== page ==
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- a formation of aircraft in flight
- (in soccer, cricket, etc.) Deliver (a ball) with well-judged trajectory and pace
- shoot a bird in flight
- an instance of traveling by air; "flying was still an exciting adventure for him"
- Shoot (wildfowl) in flight
- determine the price of; "The grocer priced his wares high"
- Decide the amount required as payment for (something offered for sale)
- (price) monetary value: the property of having material worth (often indicated by the amount of money something would bring if sold); "the fluctuating monetary value of gold and silver"; "he puts a high price on his services"; "he couldn't calculate the cost of the collection"
- (price) the amount of money needed to purchase something; "the price of gasoline"; "he got his new car on excellent terms"; "how much is the damage?"
- discovery: the act of discovering something
- Discover or perceive by chance or unexpectedly
- Discover (someone or something) after a deliberate search
- discovery: a productive insight
- come upon, as if by accident; meet with; "We find this idea in Plato"; "I happened upon the most wonderful bakery not very far from here"; "She chanced upon an interesting book in the bookstore the other day"
- Discover oneself to be in a surprising or unexpected situation
find flight prices - Duracell Instant
Duracell Instant USB Charger with Lithium ion battery / includes universal cable with USB and mini USB,
Portable 1150mAh Lithium-ion battery for portable devices
The Duracell Rechargeable Instant Charger gives you compact, on-demand power. It allows you to instantly charge many USB-compatible devices, such as your iPhone®, iPod®, or BlackBerry®. The Instant Charger conveniently charges through your laptop or computer’s USB port and fits most mini-USB powered devices.*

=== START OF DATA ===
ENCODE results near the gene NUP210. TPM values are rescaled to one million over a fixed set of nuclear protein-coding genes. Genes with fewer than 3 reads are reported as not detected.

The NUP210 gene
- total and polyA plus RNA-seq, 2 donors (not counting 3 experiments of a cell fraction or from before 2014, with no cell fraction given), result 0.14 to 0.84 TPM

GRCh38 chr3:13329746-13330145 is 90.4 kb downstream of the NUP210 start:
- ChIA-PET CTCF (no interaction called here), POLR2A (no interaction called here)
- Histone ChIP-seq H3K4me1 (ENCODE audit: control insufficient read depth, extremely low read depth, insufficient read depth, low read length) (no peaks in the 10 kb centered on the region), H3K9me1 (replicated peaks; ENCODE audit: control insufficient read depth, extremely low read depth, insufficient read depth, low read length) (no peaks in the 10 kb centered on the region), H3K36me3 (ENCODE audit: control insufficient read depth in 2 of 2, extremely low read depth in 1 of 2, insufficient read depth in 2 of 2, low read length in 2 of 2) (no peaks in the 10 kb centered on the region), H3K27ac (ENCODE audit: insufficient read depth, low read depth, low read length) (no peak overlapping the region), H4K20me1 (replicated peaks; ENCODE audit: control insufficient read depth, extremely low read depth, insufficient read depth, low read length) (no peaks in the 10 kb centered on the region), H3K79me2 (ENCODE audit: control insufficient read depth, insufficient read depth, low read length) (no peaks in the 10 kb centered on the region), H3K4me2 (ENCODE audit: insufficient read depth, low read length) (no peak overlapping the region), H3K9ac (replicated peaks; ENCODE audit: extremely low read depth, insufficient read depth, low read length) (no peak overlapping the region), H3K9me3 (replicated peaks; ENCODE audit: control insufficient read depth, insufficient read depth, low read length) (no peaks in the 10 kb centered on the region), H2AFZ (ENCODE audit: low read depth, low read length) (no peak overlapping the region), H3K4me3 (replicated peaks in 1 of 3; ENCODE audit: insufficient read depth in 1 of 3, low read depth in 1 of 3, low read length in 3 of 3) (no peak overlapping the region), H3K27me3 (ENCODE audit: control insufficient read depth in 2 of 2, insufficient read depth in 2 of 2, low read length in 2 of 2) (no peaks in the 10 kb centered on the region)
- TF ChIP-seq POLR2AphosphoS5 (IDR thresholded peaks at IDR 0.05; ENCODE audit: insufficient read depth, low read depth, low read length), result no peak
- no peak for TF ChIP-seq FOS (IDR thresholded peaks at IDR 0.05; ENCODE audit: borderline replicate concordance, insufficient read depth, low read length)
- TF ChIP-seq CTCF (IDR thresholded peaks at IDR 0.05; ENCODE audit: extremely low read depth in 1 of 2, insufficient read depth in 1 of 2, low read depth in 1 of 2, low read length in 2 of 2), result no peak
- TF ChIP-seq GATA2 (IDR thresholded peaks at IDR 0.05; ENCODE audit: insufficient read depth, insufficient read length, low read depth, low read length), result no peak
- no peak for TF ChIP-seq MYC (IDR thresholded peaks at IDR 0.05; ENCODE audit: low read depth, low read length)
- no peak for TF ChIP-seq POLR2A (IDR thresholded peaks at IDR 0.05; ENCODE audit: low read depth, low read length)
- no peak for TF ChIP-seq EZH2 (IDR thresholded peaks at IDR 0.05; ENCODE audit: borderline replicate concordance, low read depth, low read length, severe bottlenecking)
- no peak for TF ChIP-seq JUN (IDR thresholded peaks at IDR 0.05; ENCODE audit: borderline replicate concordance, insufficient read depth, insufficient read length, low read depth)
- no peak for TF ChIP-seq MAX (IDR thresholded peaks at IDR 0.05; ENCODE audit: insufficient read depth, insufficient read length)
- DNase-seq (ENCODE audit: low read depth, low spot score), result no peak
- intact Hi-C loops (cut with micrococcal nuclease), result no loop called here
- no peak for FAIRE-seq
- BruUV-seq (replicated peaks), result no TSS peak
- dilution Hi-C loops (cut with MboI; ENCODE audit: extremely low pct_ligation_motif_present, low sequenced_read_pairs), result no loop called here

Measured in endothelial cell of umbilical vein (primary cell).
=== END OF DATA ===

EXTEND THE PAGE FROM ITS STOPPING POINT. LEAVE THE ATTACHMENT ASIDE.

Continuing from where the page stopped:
*Consult device manufacturer for USB compatibility.
Power your cell phone or other devices
Using the USB cable or your device cable, connect your device to the Instant Charger’s power port. Turn the power switch to ON. The LED status light will turn green, indicating that your device is charging.
Recharge from your laptop
The Duracell Instant Charger conveniently charges through your laptop or computer’s USB port. Simply connect the Instant Charger to your computer using the USB cable. The charge indicator light turns red to indicate that the battery is being charged and turns green when fully charged and ready.
The on/off switch helps to efficiently conserve power. When not in use, turn the Instant Charger off to prevent from losing charge. When ready to use, simply turn the Instant Charger on. The LED status light will turn green, indicating that the charger is on and ready.
Compact, portable power
The Instant Charger’s streamlined design makes it a handy portable power solution. Its size is not much bigger than a credit card, so it's easy to bring in your bag for backup power when you need it most.PERFORMANCE
Get hours of backup power for your favorite devices with the Instant Charger.
Additional run/talk time* for:iPod® Classic Up to 50 hours
iPod® Nano Up to 45 hours
iPhone® 3G Up to 180 minutes
BlackBerry® Curve Up to 180 minutes
Motorola® RAZR V3 Up to 180 minutes
*Based on music playback for iPods and talk time for phones. Results may vary by usage.
The Instant Charger is compatible with many mini-USB powered devices via the included cord.** It also works with many micro-USB and USB-powered devices using the cord that came with your device, including:
iPod® Classic BlackBerry® phones
Devices with a mini-USB port (note: some digital cameras have mini-USB ports for data transfer only and not charging)
**Consult device manufacturer for USB compatibility details.
AAROW SPORT A2-60